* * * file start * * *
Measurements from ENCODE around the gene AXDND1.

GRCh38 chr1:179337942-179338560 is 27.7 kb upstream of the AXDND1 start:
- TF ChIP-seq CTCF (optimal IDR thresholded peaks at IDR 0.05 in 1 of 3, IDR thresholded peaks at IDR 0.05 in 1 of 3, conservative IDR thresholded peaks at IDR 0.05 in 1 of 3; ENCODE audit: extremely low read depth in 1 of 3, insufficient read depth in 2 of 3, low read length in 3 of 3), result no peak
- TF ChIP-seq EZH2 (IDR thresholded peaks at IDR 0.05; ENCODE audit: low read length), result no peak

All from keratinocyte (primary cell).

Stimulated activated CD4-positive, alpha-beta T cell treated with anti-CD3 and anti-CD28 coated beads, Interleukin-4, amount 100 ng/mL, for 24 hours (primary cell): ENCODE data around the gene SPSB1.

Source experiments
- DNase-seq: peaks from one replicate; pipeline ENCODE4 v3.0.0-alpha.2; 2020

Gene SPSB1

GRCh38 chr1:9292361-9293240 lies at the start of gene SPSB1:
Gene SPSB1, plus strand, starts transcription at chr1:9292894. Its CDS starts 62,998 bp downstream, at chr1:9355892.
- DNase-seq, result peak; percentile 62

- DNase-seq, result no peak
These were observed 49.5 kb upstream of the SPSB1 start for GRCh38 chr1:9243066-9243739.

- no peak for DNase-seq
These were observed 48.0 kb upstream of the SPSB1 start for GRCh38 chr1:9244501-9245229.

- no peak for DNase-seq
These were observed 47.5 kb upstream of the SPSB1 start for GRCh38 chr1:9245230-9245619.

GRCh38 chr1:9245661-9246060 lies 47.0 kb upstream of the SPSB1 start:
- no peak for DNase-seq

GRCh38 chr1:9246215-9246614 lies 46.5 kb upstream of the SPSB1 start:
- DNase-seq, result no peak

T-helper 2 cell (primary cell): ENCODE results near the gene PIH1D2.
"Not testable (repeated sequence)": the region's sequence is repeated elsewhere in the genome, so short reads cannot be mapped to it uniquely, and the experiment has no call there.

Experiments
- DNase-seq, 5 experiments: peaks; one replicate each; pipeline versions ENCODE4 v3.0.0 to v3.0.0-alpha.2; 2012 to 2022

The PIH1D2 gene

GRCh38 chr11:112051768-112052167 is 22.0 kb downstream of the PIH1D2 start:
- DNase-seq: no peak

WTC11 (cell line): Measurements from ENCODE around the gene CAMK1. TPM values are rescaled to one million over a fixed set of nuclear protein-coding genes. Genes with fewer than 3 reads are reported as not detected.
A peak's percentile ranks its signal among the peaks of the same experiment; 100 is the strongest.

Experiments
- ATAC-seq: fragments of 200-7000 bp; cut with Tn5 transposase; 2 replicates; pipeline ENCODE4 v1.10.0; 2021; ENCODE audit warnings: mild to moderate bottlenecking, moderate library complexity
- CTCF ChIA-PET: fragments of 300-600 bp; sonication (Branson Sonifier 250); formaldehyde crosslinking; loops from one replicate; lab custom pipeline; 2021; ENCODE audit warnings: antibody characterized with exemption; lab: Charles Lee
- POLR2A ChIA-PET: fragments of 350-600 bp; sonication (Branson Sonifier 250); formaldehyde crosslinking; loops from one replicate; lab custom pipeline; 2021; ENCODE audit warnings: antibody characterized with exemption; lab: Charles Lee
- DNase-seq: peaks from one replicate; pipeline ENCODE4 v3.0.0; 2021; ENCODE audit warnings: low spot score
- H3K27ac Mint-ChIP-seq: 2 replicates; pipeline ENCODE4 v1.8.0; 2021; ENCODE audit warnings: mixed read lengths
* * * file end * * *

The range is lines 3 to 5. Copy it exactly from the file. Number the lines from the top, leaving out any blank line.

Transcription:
- TF ChIP-seq CTCF (optimal IDR thresholded peaks at IDR 0.05 in 1 of 3, IDR thresholded peaks at IDR 0.05 in 1 of 3, conservative IDR thresholded peaks at IDR 0.05 in 1 of 3; ENCODE audit: extremely low read depth in 1 of 3, insufficient read depth in 2 of 3, low read length in 3 of 3), result no peak
- TF ChIP-seq EZH2 (IDR thresholded peaks at IDR 0.05; ENCODE audit: low read length), result no peak

All from keratinocyte (primary cell).